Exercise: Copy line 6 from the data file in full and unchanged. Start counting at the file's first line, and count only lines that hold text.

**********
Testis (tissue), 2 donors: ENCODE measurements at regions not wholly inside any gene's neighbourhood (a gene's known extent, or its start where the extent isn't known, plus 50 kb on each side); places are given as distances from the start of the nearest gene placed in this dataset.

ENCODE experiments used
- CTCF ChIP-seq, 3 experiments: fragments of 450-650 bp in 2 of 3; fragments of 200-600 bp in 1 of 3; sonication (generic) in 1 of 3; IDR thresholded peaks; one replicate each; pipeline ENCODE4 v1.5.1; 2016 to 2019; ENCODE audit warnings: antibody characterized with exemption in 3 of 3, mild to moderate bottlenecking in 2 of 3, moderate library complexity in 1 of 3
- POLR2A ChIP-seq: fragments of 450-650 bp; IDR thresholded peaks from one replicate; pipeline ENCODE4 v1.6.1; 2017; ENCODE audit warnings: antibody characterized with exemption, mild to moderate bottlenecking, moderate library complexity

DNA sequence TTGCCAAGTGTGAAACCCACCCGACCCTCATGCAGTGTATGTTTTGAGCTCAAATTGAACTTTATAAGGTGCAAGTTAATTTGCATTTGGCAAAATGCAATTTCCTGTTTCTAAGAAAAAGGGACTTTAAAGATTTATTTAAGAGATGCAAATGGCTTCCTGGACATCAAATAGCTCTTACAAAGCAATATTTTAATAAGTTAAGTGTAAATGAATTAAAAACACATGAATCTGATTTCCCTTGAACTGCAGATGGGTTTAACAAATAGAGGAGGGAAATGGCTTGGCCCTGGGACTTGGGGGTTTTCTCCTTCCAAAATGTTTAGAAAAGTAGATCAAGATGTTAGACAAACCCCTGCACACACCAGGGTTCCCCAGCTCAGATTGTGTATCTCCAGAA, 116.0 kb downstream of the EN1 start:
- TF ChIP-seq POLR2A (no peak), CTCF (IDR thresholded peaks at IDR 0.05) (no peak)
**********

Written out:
- TF ChIP-seq POLR2A (no peak), CTCF (IDR thresholded peaks at IDR 0.05) (no peak)